Development requires the strict coordination of signalling pathways driving proliferation, differentiation and migration. Adaptor proteins play an important role in the regulation of specific signalling pathways by linking activated cell-surface receptors to their downstream intracellular targets and mediating crosstalk mechanisms between pathways. ShcD/RaLP, the latest identified member of the Shc family of adaptor proteins showed a unique expression pattern from the other members of the family. It is expressed early during embryogenesis in the pluripotent epiblast and is re-expressed in the developing central and peripheral nervous system and its expression is confined to the brain in the adult. In the pathological context, RaLP is expressed in melanomas and its expression level correlates with disease progression. The physiological role of this protein is still largely uncharacterised. The aim of this PhD project was to characterise the function of RaLP and to understand how this family of adaptor proteins have evolved to modulate distinct signal transduction within different cell types. This could also provide insight on how its deregulation could contribute to pathogenesis. RaLP knockout (KO) and heterozygote (HT) embryonic stem cells (ESCs) were used as the in vitro model system to dissect the role and signalling pathway of RaLP in development. We found that RaLP expression was recapitulated in vitro as in vivo as it was tightly regulated during the formation of the epiblast in several differentiation programs and then re-expressed when neuronal commitment initiated. Using the recent protocol that allows the transition of pluripotent ESCs to another pluripotent stem cell type, epiblast stem cells (EpiSCs), we specifically investigated the role of RaLP in the establishment of this cell identity. We found that the genetic deletion of RaLP resulted in an impairment of the establishment and maintenance of EpiSCs due to defective proliferation capacity upon differentiation. Furthermore, we have also described for the first time, the emergence of Cdx2 expressing cells during ESC commitment to EpiSC fate and we observed that the absence of RaLP results in an enrichment of this population and enhanced levels of MAPK/Erk1/2 activation. Our data suggests that RaLP plays an important role in the switch of key pathway/s involved in determining EpiSC identity and that the absence of RaLP perturbs the commitment process. RaLP is also implicated in the differentiation of neural stem cells to neuronal fate. As RaLP is highly expressed in the brain, we sought to understand whether it plays a role in this commitment process. We found that the RaLP KO NSCs showed severe defects in neuronal formation and we are currently analysing our RaLP KO mouse model to obtain a further understanding of the physiological role of RaLP. In summary, our studies showed that RaLP is involved in EpiSC formation and maintenance as well as neurogenesis, and this dual role is unique for this member of the Shc family, providing an interesting insight into the mechanisms that the cell has evolved to regulate signalling pathways through adaptor proteins in a cell specific manner.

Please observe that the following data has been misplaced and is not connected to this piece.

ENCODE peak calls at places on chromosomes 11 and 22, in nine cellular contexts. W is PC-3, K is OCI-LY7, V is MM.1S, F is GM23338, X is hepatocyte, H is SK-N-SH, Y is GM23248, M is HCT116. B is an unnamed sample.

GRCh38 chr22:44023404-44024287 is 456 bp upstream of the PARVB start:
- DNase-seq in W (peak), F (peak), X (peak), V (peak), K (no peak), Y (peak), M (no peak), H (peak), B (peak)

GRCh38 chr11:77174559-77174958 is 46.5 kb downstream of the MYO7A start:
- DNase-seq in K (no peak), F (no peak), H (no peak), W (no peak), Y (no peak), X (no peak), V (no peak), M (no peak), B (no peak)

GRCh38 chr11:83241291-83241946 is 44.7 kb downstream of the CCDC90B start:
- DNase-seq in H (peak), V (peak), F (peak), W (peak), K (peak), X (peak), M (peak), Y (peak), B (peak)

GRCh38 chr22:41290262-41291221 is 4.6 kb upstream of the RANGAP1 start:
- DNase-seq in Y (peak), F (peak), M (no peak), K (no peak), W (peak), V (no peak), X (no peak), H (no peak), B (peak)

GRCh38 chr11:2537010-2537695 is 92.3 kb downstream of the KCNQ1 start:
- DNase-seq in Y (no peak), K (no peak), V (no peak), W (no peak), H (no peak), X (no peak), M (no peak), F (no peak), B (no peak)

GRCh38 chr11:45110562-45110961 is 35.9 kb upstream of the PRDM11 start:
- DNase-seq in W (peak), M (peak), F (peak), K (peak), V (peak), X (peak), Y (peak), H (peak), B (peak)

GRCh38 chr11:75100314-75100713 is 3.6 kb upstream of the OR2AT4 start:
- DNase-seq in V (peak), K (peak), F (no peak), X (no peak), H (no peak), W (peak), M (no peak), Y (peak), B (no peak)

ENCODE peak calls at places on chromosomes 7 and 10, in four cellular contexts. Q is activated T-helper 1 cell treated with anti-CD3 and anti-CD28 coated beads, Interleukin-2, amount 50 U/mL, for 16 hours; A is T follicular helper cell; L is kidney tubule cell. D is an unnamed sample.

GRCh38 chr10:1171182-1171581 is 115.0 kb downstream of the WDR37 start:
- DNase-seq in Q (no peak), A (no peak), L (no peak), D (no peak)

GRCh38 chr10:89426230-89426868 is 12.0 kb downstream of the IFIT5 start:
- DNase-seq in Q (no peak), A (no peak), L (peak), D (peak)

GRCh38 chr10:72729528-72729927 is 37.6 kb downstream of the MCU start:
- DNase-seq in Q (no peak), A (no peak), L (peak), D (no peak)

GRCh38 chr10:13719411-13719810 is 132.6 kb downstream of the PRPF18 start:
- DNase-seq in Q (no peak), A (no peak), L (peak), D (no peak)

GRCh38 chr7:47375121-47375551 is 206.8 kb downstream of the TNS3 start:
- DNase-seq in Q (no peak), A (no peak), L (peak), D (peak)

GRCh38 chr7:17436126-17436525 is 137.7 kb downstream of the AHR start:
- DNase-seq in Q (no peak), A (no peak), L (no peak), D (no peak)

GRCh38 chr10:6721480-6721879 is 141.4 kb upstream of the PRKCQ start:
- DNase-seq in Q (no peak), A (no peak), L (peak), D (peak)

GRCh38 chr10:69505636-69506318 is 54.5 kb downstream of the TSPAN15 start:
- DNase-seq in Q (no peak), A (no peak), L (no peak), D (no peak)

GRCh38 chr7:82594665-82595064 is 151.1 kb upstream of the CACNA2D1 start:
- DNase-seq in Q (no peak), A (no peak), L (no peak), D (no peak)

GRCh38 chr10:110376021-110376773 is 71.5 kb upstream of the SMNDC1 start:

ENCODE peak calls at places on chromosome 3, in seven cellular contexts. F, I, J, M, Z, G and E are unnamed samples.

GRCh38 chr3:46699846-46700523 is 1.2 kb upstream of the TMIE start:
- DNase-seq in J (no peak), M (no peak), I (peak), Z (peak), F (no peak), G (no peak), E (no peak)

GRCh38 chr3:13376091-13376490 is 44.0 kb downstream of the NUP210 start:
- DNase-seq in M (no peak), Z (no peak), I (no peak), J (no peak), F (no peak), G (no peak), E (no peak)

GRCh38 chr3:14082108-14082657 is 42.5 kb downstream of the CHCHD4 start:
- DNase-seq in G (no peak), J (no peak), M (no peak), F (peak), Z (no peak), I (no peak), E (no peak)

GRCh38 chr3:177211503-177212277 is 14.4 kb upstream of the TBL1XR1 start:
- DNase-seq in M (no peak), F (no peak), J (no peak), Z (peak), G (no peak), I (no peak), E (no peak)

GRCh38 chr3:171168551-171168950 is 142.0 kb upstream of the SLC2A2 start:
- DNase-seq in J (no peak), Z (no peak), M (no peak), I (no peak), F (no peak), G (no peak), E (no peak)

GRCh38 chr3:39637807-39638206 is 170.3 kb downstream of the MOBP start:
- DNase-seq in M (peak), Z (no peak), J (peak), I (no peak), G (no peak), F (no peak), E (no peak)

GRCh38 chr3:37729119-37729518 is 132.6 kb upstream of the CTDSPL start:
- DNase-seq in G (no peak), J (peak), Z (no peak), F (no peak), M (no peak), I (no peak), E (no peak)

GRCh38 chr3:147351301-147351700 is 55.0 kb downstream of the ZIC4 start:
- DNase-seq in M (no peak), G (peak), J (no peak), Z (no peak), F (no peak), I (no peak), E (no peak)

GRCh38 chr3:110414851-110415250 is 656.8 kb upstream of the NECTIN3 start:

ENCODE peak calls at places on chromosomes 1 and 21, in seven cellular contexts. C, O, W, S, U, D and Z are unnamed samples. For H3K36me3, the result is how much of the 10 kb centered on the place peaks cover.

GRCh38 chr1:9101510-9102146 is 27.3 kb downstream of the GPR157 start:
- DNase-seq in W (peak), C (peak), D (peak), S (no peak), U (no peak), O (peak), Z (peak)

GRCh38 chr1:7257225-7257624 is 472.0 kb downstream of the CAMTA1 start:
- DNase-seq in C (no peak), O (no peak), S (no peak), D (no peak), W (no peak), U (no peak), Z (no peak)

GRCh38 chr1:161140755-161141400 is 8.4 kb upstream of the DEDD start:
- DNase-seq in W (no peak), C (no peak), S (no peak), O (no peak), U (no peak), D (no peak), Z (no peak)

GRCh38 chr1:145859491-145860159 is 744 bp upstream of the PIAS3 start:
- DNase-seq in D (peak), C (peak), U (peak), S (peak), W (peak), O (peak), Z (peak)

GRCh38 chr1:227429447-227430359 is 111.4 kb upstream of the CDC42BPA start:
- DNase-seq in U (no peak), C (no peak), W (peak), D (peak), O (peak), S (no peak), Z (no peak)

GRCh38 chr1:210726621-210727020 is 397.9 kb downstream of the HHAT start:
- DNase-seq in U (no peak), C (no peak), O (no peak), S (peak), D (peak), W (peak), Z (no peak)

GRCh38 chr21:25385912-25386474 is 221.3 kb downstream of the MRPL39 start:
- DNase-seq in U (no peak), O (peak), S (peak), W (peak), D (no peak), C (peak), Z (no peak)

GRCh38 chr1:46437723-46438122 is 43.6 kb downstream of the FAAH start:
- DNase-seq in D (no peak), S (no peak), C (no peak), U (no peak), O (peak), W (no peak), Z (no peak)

|Titolo:||FUNCTIONAL CHARACTERISATION OF THE ADAPTOR PROTEIN SHCD/RALP|
|Tutor esterno:||LANFRANCONE, LUISA|
|Data di pubblicazione:||2-mar-2011|
|Settore Scientifico Disciplinare:||Settore MED/04 - Patologia Generale|
|Citazione:||FUNCTIONAL CHARACTERISATION OF THE ADAPTOR PROTEIN SHCD/RALP ; supervisor: Luisa Lanfrancone ; added co-supervisor: Giuseppe Testa ; external supervisor: Friedrich Beermann. - Milano : Università degli studi di Milano. Universita' degli Studi di Milano, 2011 Mar 02. ((22. ciclo, Anno Accademico 2010.|
|Digital Object Identifier (DOI):||10.13130/turco-margherita-yayoi_phd2011-03-02|
|Appare nelle tipologie:||Tesi di dottorato|